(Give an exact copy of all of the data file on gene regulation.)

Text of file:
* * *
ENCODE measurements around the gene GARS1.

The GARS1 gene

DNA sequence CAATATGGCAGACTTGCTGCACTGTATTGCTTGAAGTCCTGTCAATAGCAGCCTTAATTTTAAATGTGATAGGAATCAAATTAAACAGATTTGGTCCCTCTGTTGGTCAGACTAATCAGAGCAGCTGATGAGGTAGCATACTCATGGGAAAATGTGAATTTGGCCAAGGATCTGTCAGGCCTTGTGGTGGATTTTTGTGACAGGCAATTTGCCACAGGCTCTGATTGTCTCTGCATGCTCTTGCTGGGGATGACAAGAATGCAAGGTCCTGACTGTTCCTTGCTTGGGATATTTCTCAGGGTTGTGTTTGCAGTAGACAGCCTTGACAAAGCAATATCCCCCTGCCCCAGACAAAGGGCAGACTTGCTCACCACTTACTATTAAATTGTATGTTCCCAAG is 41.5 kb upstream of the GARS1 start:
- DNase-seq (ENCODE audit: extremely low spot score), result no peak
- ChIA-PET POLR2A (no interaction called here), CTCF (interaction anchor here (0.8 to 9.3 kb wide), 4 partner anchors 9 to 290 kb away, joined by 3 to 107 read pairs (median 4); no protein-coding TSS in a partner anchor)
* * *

ENCODE measurements around the gene GARS1.

The GARS1 gene

DNA sequence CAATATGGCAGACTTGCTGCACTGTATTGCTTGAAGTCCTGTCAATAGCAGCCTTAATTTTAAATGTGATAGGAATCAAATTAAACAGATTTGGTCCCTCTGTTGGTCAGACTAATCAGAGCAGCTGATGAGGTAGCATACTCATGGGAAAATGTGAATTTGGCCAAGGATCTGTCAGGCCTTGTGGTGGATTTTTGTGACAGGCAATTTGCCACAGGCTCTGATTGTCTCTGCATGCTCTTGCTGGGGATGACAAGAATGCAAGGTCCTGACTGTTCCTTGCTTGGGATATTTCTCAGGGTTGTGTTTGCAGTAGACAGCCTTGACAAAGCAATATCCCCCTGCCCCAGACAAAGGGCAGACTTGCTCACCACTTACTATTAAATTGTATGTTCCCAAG is 41.5 kb upstream of the GARS1 start:
- DNase-seq (ENCODE audit: extremely low spot score), result no peak
- ChIA-PET POLR2A (no interaction called here), CTCF (interaction anchor here (0.8 to 9.3 kb wide), 4 partner anchors 9 to 290 kb away, joined by 3 to 107 read pairs (median 4); no protein-coding TSS in a partner anchor)